Spearman rank correlations between travel quality score and mobility questions were calculated using the data from the sixth session. The quality correlated only weakly with the additional travel time accepted (longer route: rho = 0.16, p = 0.22, congestion: rho = 0.12, p = 0.37). Correlations were stronger and statistically significant for the question regarding making more trips (rho = 0.38, p = 0.003) and making longer trips (rho = 0.30, p = 0.020).

CLMMs were used to investigate if the travel quality score could explain the responses given to the number of trips and trip length questions. For both questions, the effect of travel quality score was positive and statistically significant (Table 4). Models with automation type x session predictors were compared to the models with the travel quality score predictor. The Bayesian Information Criterion (BIC) suggests that the travel quality score could be a more parsimonious predictor than automation type and session (Table 5).

Table 5 Comparison of the CLMM model with automation type x session fixed-term predictors and travel quality predictor for questions on trip frequency and destination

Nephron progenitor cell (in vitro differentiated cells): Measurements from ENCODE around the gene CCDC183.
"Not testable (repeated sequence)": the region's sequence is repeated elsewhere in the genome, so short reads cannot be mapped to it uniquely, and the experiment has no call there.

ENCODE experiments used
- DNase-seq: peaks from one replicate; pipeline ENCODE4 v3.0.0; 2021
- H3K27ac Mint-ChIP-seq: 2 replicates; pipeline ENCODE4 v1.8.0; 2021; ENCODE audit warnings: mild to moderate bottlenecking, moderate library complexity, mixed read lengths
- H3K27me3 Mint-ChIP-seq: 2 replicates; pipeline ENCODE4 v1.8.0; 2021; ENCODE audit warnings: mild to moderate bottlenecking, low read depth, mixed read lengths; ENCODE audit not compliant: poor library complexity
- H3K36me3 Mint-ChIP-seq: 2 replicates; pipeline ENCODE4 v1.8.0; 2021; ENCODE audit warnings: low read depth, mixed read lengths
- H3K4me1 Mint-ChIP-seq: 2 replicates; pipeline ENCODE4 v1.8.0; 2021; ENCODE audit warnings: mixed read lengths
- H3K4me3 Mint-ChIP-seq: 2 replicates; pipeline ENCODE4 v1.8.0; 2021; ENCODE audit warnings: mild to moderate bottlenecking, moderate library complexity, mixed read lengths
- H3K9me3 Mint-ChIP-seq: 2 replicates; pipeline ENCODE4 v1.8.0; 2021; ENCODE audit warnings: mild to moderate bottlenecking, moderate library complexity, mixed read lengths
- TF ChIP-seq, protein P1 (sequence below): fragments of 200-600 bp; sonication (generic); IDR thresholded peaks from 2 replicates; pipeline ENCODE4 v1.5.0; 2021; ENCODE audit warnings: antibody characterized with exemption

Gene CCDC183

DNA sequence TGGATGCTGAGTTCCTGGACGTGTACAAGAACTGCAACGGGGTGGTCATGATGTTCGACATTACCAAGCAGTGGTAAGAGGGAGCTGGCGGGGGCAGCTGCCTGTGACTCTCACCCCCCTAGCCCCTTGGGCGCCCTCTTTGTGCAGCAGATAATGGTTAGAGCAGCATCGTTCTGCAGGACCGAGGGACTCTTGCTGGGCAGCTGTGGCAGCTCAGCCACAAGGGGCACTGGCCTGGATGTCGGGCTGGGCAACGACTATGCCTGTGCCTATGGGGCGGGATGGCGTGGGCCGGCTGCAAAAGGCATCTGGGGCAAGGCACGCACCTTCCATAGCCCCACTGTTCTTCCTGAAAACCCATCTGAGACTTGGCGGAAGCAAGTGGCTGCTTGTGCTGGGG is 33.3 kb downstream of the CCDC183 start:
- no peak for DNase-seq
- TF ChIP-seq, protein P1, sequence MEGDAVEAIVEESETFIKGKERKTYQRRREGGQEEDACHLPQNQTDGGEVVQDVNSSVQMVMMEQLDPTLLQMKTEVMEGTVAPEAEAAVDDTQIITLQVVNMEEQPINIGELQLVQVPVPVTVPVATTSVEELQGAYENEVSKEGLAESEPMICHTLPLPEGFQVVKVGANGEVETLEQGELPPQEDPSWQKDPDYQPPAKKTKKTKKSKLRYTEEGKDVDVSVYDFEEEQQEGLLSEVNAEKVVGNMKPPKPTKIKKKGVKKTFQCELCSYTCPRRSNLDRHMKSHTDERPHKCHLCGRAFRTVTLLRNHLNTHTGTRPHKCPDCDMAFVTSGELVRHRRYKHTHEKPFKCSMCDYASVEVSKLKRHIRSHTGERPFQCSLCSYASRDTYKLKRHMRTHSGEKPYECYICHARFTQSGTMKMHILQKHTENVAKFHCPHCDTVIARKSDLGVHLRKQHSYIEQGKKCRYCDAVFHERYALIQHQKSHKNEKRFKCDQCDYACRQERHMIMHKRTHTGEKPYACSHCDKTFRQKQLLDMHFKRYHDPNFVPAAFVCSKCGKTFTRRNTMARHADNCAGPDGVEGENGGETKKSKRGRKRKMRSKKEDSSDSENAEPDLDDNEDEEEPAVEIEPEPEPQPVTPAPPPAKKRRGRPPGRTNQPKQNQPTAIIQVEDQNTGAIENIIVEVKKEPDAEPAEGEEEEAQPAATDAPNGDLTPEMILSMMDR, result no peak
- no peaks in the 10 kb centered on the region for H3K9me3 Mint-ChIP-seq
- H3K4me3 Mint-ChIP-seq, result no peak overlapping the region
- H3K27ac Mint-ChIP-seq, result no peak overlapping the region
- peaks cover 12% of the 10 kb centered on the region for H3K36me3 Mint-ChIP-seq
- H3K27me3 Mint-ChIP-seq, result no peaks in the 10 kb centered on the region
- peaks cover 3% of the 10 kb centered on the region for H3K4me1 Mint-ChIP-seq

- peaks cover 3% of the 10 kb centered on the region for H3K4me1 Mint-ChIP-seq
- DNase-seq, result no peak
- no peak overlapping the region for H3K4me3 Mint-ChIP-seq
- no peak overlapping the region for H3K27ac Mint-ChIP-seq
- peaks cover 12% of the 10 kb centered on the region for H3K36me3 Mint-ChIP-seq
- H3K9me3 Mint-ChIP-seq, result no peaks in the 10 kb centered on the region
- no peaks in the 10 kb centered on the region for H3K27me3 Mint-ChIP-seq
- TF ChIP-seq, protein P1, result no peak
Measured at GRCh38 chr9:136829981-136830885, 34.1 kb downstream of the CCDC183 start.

The current study investigated the potential impact of L3 and L4 automated driving on personal mobility with a stated-preferences questionnaire among participants having experienced automated driving in a simulator. The questionnaires were filled in after the first drive, then repeated after the sixth drive to understand whether repeated experience influences the assessment.

The participants were willing to accept additional travel time if they could use automated vehicles and would not need to focus on driving. Additional travel times accepted were similar both in the scenario with a longer alternative route where automation would be available, and when automation could be used to travel during rush hour compared to making a trip at another, less congested time. After experiencing automated driving over six drives, the median additional time accepted was 10 min for L3 in both scenarios for a 30 min trip. For L4 automation, the additional time was likewise 10 min for the alternative route and 15 min for the congestion scenario. There were no statistically significant differences between the automation types and the first and sixth sessions.

The 95% confidence interval for the median additional time accepted was 10–15 min on the sixth drive for both automation types and scenarios. Accepted additional times translate into a 25–33% decrease in VTT due to automation. The result agrees with existing studies which have suggested or presumed that VTT drops with fully autonomous vehicles (Kolarova et al. 2019; Kröger et al. 2019; Soteropoulos et al. 2019). When answering the question, the participants did not have to consider what they could have done during the additional time if they had not travelled (the opportunity value) and if they had that time available. They also may not have fully considered the monetary costs of accepting additional travel times. Therefore, the accepted additional times should be treated as optimistic upper bound values. VTT savings could be somewhat lower once the vehicles are in real-life use.